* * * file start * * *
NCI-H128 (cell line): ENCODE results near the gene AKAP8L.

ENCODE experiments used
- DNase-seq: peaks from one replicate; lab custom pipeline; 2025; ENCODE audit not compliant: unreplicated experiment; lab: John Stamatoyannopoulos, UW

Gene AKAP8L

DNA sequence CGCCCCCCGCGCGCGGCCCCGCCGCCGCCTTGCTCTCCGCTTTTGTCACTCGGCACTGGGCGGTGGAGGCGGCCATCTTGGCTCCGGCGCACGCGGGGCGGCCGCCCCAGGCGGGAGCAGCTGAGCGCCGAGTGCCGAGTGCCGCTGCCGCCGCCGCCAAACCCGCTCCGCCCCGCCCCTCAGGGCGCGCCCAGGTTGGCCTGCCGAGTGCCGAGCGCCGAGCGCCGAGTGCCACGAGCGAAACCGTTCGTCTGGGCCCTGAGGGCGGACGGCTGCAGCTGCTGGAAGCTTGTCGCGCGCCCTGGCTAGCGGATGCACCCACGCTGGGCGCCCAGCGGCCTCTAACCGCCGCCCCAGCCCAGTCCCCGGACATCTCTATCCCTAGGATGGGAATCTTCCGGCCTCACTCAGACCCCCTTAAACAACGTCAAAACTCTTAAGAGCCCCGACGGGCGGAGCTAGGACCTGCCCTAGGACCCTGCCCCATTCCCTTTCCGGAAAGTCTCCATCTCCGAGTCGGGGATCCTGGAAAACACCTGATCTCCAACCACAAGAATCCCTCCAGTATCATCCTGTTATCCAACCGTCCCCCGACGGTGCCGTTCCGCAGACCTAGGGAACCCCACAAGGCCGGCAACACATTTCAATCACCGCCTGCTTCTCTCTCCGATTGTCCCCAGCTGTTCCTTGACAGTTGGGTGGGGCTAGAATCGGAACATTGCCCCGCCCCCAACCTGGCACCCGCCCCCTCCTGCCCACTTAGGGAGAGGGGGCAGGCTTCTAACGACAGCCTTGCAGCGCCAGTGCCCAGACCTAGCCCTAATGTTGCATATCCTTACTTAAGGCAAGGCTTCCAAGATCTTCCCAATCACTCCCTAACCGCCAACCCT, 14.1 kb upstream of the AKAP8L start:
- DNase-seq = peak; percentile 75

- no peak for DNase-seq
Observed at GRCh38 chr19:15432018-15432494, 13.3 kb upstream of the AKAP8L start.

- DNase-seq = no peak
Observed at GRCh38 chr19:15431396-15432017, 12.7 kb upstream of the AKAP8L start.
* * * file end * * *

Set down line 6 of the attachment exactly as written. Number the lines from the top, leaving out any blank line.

- DNase-seq = peak; percentile 75